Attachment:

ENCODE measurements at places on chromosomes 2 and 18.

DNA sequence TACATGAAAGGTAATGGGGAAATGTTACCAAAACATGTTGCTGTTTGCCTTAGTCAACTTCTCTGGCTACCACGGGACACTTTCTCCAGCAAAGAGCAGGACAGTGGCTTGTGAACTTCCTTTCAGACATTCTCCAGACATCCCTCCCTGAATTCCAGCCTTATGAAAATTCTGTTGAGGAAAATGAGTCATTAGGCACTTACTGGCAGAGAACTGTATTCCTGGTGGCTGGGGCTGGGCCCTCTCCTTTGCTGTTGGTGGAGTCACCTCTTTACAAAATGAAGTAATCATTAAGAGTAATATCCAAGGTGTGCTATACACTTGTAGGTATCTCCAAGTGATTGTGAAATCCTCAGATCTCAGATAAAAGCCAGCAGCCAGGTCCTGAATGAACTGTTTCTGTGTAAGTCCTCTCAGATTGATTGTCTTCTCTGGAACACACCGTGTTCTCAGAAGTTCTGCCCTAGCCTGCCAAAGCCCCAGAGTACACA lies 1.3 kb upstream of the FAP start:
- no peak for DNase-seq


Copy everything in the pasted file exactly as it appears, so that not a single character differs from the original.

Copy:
ENCODE measurements at places on chromosomes 2 and 18.

DNA sequence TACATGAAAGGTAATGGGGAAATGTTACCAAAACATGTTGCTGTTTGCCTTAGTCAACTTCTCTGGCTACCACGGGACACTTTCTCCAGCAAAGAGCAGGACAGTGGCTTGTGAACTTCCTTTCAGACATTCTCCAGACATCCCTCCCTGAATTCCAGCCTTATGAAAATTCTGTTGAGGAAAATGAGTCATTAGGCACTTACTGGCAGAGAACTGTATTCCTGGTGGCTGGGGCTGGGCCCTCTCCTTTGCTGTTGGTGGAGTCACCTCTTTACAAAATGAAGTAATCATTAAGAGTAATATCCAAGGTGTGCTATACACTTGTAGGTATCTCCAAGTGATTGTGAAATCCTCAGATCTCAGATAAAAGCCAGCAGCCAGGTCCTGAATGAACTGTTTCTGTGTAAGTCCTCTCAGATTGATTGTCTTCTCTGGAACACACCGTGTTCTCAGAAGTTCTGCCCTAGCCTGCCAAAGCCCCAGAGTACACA lies 1.3 kb upstream of the FAP start:
- no peak for DNase-seq